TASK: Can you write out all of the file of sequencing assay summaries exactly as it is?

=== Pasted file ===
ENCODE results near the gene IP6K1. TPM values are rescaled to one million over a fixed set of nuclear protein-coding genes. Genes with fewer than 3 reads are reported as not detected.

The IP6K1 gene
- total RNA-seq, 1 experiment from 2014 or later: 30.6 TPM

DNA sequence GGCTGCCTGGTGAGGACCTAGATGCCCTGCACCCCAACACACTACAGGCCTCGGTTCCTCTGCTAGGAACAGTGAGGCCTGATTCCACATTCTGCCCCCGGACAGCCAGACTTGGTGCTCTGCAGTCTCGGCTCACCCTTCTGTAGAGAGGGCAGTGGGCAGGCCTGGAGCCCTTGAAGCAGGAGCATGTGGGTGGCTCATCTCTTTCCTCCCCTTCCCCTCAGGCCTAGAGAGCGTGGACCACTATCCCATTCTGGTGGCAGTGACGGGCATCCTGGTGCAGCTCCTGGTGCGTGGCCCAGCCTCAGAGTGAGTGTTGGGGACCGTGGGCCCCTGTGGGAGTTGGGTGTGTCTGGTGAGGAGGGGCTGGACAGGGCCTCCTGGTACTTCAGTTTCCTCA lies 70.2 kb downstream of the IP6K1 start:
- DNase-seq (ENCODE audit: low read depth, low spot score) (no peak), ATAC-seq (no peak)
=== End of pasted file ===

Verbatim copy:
ENCODE results near the gene IP6K1. TPM values are rescaled to one million over a fixed set of nuclear protein-coding genes. Genes with fewer than 3 reads are reported as not detected.

The IP6K1 gene
- total RNA-seq, 1 experiment from 2014 or later: 30.6 TPM

DNA sequence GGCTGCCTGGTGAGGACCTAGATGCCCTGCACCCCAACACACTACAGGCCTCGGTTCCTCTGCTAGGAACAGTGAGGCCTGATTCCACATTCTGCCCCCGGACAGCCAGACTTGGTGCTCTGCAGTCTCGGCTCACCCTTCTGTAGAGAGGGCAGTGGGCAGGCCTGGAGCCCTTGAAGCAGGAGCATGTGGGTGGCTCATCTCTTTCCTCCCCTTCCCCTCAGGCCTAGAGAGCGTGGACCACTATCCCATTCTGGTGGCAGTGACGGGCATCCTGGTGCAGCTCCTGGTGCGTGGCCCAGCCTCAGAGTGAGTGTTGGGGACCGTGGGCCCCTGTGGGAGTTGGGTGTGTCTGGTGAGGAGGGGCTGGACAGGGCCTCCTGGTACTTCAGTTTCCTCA lies 70.2 kb downstream of the IP6K1 start:
- DNase-seq (ENCODE audit: low read depth, low spot score) (no peak), ATAC-seq (no peak)